By encouraging people to give up alcohol for 31 days, the initiative aims to help them recognise the harmful effects of excessive alcohol intake and adjust their drinking patterns. A YouGov poll commissioned by Alcohol Concern found that 3.1 million people were planning to take part as of mid-December, with those in the 35-54 age group most likely to sign up.
Figures published in the Lancet last November show that alcohol-related liver disease is likely to overtake heart disease as the leading cause of premature death in the UK in the next two years.
British Liver Trust chief executive Judi Rhys said: “Dry January is a great way to begin to love your liver. However, stopping for a month and then bingeing on alcohol is not the answer; Dry January should be seen as the impetus to change your relationship with alcohol forever. The British Liver Trust recommends that you have two to three consecutive alcohol-free days every week. Encourage friends and family to support the British Liver Trust during Dry January and you could be doing more than simply helping people with liver disease – you could be saving their life.”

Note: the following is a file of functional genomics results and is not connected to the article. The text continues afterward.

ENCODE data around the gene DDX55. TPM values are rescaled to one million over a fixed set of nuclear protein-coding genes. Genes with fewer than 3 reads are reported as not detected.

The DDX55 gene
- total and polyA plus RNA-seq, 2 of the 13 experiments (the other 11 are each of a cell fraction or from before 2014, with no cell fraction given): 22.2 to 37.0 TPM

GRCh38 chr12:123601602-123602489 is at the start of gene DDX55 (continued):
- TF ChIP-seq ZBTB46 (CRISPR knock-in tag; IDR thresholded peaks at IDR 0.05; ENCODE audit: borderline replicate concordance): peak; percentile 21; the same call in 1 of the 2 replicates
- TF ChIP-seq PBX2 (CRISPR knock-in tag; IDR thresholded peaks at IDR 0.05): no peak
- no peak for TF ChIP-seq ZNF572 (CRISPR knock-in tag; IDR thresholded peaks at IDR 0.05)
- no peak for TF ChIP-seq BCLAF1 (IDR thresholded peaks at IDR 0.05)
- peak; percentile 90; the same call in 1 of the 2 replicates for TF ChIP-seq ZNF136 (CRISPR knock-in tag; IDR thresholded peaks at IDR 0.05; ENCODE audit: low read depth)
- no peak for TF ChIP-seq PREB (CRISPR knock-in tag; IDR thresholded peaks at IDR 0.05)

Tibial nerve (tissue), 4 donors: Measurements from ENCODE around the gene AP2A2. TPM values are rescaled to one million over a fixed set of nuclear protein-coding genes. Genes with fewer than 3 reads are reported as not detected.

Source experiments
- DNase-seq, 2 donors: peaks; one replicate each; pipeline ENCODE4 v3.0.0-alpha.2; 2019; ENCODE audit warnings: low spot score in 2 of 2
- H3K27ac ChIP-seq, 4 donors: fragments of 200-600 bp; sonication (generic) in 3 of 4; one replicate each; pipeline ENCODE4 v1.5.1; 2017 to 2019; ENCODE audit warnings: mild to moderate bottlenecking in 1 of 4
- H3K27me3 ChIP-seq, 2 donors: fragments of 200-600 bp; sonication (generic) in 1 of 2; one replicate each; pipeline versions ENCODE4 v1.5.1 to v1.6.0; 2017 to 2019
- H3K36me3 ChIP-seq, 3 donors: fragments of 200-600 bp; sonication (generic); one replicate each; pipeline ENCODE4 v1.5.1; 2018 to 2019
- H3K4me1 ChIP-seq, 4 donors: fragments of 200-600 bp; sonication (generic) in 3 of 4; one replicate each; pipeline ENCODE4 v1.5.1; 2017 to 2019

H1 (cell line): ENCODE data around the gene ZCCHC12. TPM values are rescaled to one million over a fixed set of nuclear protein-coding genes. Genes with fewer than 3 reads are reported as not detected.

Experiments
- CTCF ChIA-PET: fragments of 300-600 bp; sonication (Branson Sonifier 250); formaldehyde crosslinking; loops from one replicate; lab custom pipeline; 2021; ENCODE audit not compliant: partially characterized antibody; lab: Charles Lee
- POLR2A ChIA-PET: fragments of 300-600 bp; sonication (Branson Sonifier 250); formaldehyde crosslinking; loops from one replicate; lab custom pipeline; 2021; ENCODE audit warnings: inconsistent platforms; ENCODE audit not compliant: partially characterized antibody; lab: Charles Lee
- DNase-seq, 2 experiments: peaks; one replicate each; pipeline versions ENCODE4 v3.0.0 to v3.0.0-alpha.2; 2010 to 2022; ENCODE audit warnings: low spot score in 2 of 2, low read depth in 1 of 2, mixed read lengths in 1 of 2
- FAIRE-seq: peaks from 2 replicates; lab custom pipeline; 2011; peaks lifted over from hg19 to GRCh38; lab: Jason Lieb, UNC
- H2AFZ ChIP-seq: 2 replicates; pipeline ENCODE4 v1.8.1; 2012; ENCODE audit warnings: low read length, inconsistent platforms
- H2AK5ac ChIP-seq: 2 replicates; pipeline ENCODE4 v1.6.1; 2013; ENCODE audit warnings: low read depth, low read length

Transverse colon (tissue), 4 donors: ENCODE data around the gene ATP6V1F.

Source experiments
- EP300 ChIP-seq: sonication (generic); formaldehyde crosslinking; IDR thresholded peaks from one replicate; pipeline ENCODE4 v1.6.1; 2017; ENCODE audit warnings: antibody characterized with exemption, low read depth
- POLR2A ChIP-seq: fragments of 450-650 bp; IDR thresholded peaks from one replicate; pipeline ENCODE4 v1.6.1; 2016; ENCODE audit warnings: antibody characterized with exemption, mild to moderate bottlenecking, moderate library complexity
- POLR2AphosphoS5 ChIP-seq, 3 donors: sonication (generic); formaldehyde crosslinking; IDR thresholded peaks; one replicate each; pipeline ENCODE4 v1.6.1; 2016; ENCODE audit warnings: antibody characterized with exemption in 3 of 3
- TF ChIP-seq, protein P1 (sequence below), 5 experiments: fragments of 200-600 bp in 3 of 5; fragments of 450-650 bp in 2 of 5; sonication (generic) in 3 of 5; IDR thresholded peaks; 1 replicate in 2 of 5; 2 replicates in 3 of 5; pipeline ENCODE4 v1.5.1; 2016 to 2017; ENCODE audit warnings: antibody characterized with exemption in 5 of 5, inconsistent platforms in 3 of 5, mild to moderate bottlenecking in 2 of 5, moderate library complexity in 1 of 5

Dr Richard Piper, CEO of Alcohol Concern/Alcohol Research UK, said: “Dry January is a national campaign which changes lives, giving people the impetus and support they need to reset their relationship with alcohol for January and beyond. The benefits are astounding: 49 per cent of people lose weight, while 62 per cent sleep better and a whopping 79 per cent save money.
“Alcohol is the biggest cause of death, ill-health and disability for people aged 15 to 49 inn the UK – but these tragedies are all totally avoidable. Dry January is growing year-on-year as more people across the country decide to take control of their drinking and reap the benefits, both in how they feel now and for their future health.